New Day School: Oregon’s first zero energy preschool

It’s a new day, at New Day School. In 2020, this beloved neo-humanist preschool — whose tranquil gardens and fluttering emanations of youthful laughter have long graced Portland’s Hosford-Abernethy neighborhood — began a radical zero energy transformation. The result is a facility that is less expensive to operate, safer for students, more comfortable, more beautiful, and better aligned with the respect for the living (and non-living) world that is at the core of New Day’s teachings.

On June 28th, the Solar Oregon community had a chance to explore the new school house, and hear from project team members. This event, supported by Energy Trust of Oregon, was one of a series of “solar showcases” hosted by Solar Oregon in recent months. Personally, it was such a joy to see folks connecting face-to-face again, including Oregonians who trekked from as far away as Springfield.

During the panel discussion, Laura Squillace and Alex Boetzel — respectively, Architect and Director of Sustainability and Operations at design-build firm Green Hammer — described the features incorporated into the retrofit. From non-toxic flooring made from flax seed, to an automated ventilation system that responds to indoor CO2 levels, an ensemble of technologies work in concert to create an efficient, highly functional, safe, and beautiful environment that centers the needs of the students that now occupy it every day. Read Green Hammer’s full case study of this project here.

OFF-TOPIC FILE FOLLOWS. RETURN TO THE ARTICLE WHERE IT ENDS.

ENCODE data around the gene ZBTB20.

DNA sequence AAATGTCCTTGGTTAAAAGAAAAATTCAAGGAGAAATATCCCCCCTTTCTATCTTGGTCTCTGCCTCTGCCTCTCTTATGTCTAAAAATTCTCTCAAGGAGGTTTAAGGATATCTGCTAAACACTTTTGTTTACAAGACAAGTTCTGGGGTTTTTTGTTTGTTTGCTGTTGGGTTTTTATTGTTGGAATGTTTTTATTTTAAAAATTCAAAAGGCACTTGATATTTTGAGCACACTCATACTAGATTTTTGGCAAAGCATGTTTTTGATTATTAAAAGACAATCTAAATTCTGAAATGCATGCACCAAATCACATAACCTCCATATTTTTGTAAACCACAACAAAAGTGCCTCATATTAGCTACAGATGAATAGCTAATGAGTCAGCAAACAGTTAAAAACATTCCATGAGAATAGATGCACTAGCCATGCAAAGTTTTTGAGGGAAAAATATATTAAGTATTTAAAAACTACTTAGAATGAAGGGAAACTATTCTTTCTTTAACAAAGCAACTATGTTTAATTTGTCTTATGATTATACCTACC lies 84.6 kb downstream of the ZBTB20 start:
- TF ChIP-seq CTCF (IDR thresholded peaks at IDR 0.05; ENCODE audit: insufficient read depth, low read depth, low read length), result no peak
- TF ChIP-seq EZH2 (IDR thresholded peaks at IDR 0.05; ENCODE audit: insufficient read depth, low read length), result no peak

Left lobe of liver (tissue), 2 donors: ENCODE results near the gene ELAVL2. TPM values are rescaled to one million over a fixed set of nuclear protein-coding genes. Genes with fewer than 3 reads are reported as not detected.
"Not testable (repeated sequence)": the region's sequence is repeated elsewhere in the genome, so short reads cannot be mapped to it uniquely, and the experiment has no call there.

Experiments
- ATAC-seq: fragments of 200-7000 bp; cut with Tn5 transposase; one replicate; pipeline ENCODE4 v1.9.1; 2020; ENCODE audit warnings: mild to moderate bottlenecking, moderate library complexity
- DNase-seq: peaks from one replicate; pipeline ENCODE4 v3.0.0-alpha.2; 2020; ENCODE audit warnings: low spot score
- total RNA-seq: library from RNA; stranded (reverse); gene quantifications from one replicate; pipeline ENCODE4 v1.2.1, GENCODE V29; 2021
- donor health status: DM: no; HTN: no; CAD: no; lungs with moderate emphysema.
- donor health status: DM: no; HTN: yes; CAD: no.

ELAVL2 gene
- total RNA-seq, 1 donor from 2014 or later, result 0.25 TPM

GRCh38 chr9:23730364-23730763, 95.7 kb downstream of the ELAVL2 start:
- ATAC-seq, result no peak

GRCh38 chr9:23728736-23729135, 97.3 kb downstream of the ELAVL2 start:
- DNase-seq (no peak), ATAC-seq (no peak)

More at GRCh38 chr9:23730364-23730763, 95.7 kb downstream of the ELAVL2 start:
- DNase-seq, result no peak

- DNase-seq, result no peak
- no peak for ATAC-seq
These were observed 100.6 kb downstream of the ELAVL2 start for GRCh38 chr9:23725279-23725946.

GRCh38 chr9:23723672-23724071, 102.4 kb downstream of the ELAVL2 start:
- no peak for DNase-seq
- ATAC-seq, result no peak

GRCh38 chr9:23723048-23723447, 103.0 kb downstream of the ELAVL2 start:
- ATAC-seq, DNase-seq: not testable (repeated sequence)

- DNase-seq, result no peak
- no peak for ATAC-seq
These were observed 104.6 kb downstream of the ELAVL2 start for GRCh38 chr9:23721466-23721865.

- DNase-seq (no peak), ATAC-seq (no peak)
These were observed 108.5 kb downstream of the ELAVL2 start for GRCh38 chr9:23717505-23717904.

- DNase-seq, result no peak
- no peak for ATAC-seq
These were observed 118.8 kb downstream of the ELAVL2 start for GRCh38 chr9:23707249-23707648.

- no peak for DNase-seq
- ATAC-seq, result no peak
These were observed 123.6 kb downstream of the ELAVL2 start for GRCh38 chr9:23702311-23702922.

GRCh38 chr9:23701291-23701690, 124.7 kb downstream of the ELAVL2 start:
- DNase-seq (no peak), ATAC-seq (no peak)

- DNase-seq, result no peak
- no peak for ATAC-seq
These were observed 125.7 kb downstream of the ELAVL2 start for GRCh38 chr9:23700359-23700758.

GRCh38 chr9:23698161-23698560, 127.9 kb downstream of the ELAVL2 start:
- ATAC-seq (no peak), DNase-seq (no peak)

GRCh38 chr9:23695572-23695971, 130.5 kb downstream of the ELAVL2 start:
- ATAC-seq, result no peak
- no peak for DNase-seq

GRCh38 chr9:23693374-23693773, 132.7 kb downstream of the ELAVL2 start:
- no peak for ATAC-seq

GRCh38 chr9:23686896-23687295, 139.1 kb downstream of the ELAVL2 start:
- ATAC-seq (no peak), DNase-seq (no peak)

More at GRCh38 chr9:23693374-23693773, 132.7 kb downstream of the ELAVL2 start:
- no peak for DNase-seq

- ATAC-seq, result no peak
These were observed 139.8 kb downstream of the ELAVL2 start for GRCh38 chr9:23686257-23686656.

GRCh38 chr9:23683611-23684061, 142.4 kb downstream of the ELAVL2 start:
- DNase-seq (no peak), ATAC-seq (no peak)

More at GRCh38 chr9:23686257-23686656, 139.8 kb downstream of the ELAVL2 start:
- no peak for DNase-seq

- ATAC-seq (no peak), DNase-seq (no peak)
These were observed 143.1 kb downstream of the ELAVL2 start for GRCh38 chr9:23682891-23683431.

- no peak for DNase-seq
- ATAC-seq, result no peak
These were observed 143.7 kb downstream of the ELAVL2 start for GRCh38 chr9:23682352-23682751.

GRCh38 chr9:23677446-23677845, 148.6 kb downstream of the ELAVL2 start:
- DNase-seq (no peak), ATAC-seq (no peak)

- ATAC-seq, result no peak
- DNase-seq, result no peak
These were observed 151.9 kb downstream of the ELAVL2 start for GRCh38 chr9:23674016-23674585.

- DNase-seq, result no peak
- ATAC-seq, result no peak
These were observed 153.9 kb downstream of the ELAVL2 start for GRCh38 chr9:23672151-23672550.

Jim Steiner, Energy Consultant at Sunbridge Solar, described New Day School’s new rooftop solar and battery backup system. This system provides enough energy to power not only the main school house itself, but also the auxiliary classrooms and meditation space next door. Although the battery backup system added to the overall project cost, New Day School saw it as key to providing a safe environment for its students in the event of a large earthquake. When the “big one” strikes, students will be able to shelter safely with uninterrupted access to electricity as they wait until their parents are able to pick them up. The cost of New Day’s solar plus storage system was partially covered by donations from the families of current and former students.

It’s fun to be a kid again, and inspiring to see zero energy design incorporated into a project with such direct social benefit and rich philosophical symbolism. Thank you to New Day School for hosting us, and to Energy Trust of Oregon for supporting this and other Solar Oregon showcases.



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